I have always been puzzled by my somewhat selective memory. It seems that for exams at the University I was always able to remember the way the page looked, instead of the text that I should have remembered since I read the book. So, after a lot of trial and error I have come to the conclusion that I have a picture memory. Since I started working Post-it notes have been my best friend, but earlier I didn’t understand why. Now I do.
Design Thinking is all about visualizing your thoughts
Our SID journey started during the first days of September with a course in Design Thinking. Already when I stepped in, I could feel I was in a room filled with multidisciplinary talent but similar thought. Post-its and legos could be seen lying around. It felt like home. Since the world of Design Thinking must be experienced hands-on, we didn’t waste a lot of time taking but started to exercise our mind according to the teachings of Design Thinking.
In the essence of Design Thinking I will not go through in words what Design Thinking is, instead please have a look at my mind map below. This mind map is a summary of the material I have read for this assignment by Tim Brown and Katja Tschimmel.
To be fair, here is a short explanation:
To give a brief summary of how I feel about Design Thinking is that it is a method that uses methods used in design to visualize a thought or a process. Design Thinking is not directed at the designers alone, the core of the method is in its way of uniting a multidisciplinary team around the same challenge. To be able to express your thoughts in a divergent, creative and visual way, regardless of whom you are sitting with, is the basis of the method.
Design Thinking is done
As mentioned earlier, Design Thinking must be done, it can’t be read about. During our session we utilized a Design Thinking tool (DT tool) called brainwriting. This is very all the post-it notes were pulled out and I felt at home. But to think in a divergent way was a bit tricky at first, since as a Manager you are used to solving problems and using convergent thinking. Our group also found it really hard not talking so much, since that is also something that is quite familiar to us all from the workplace. Our general assessment was that this is indeed a new way of thinking that requires some exercise.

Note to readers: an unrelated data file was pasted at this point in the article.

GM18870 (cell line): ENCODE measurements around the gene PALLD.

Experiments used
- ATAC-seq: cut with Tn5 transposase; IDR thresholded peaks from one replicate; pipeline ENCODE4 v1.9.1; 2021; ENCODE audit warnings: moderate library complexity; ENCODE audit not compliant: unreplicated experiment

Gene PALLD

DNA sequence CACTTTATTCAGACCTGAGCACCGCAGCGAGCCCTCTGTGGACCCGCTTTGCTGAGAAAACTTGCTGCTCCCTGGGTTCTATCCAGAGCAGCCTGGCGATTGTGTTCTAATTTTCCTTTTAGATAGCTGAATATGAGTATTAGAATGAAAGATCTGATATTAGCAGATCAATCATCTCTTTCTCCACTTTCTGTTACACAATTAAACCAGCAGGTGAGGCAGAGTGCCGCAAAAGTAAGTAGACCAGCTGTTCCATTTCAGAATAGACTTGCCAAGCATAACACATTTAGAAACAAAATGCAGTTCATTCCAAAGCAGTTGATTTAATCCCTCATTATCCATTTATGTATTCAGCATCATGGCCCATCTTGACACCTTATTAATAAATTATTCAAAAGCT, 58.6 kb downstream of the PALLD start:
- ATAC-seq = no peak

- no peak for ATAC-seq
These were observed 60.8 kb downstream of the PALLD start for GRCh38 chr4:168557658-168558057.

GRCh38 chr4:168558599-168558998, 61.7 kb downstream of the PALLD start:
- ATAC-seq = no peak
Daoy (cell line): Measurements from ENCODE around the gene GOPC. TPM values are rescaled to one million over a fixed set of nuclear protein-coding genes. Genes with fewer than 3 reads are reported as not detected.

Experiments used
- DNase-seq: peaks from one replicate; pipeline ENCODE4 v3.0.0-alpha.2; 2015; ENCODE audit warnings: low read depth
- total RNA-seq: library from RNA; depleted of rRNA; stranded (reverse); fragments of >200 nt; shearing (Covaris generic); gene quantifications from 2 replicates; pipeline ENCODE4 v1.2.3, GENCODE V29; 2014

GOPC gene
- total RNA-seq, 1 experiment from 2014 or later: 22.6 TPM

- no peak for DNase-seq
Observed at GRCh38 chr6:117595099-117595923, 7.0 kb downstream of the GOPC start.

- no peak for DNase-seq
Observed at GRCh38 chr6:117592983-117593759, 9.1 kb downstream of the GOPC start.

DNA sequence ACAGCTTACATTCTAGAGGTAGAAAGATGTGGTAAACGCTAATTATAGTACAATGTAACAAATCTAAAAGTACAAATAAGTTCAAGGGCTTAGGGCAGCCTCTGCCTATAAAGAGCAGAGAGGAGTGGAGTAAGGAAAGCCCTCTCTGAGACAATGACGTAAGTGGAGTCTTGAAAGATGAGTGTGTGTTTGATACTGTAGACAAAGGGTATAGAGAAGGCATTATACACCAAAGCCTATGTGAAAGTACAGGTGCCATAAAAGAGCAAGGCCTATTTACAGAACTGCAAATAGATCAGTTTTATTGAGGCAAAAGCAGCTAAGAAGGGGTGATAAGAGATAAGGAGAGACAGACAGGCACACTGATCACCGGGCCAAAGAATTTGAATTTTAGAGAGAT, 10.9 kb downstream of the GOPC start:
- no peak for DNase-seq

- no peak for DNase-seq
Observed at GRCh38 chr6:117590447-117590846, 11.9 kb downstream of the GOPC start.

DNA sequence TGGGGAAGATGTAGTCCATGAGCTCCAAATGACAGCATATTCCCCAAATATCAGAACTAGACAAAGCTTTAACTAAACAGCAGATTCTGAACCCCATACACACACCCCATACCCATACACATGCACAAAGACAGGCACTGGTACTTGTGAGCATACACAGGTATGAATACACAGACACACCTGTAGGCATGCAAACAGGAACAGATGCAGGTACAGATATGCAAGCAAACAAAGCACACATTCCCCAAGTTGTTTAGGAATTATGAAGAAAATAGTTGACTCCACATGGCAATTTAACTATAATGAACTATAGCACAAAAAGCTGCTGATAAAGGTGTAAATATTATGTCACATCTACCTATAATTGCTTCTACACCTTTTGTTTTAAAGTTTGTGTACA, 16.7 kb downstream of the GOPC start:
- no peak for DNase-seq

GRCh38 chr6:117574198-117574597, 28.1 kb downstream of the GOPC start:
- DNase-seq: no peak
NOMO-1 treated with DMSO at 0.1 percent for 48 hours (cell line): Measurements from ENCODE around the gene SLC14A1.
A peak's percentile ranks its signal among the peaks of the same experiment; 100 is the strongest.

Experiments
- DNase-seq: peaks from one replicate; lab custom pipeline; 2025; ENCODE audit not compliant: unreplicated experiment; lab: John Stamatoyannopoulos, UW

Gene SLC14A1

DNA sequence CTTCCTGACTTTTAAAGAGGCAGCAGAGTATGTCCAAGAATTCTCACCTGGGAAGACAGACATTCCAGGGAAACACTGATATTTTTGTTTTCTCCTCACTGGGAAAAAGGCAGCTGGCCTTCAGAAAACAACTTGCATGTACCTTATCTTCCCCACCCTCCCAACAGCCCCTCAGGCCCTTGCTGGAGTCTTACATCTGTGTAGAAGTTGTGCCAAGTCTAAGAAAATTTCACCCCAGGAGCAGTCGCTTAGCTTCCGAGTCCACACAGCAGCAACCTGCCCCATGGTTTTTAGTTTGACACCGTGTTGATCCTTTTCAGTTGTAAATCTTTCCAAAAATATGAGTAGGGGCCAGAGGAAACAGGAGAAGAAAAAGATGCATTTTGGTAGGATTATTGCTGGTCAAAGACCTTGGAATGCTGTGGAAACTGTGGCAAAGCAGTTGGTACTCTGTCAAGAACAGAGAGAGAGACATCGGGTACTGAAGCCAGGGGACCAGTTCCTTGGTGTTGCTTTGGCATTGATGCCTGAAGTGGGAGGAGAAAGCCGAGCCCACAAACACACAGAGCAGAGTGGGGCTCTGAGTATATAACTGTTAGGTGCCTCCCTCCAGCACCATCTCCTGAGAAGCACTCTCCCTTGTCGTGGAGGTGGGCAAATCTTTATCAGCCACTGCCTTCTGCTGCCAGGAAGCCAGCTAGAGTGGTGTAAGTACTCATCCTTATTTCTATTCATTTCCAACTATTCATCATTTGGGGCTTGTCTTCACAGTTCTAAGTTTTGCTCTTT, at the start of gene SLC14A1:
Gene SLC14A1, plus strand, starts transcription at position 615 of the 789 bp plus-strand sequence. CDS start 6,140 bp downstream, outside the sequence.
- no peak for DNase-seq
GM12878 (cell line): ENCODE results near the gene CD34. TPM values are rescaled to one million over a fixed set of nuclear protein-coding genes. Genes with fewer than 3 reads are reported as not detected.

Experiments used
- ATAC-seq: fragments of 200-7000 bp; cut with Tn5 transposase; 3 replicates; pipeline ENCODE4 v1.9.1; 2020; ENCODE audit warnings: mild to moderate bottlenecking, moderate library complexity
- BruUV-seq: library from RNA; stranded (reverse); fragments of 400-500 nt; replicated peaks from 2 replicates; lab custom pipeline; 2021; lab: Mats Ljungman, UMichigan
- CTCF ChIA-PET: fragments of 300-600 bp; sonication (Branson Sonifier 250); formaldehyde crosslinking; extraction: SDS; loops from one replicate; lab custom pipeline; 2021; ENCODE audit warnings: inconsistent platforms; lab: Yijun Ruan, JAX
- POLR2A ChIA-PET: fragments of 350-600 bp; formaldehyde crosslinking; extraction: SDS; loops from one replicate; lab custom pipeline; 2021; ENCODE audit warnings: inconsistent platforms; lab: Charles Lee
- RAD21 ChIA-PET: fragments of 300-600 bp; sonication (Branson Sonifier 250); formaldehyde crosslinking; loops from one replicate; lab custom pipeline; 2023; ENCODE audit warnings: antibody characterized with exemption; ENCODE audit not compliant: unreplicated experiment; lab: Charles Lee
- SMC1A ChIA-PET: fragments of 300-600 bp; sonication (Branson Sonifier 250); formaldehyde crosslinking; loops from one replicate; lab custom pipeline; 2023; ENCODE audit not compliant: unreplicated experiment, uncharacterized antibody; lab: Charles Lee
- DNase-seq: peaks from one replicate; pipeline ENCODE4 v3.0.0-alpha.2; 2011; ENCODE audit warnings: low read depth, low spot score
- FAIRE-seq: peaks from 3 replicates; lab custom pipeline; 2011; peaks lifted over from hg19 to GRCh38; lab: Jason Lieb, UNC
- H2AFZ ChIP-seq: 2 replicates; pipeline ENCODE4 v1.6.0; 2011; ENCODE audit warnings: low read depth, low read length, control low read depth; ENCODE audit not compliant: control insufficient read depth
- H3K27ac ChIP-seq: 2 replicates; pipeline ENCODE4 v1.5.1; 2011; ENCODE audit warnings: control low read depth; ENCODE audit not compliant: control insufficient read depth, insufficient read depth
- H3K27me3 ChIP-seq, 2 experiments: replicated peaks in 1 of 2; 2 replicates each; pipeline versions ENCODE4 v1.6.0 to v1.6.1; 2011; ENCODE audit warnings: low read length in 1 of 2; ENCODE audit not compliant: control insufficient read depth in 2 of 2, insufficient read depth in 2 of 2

From brainwriting we moved on to rapid prototyping. What a laugh we had with this one! Please see our prototype below.
Prototyping is a good way of making an idea or service into something concrete which in turn makes it easier to comment and build upon. This is also a great tool for “failing fast” so that you can converge in your ideation and spend your continued efforts on the greatest of ideas. But, as we learned, to have a few great ideas you first need to have a lot of ideas. If you don’t get the volume of ideas, you will never reach the top ones.
Not only are similar Design Thinking tools a great way of co-creating together in a creative way, it is also a great way for people to through play and laughter build up a similar idea of a service. This happens so naturally, that you don’t even think about it. This is the greatest insight of all, since we all know how important internal buy-in is for a project or new offering. So could working-life actually be improved by an army of post-its and playful methods? I believe so, and that is why I tested the brainwriting session at work. The best results of this session came today, a few days later, when my colleague said that the method used was good and she wished we could use similar tools in the future as well.
I am not done yet, but well exceeding my limit of words. But to summarize my beginning, I insert here an image from Fakta Magazine (unfortunately in Finnish), which states (freely translated) that: In the working culture of real innovative companies, there is room for play. I couldn’t agree more. Play opens up our mind to explore in our creative process. Playing unites us and brings us something common for all to work with, regardless of earlier background.
I think we all feel the same that this is just a beginning and in the heart of Design Thinking, I urge you all to:
I would love to hear your comments! 🙂 Cheers, Emma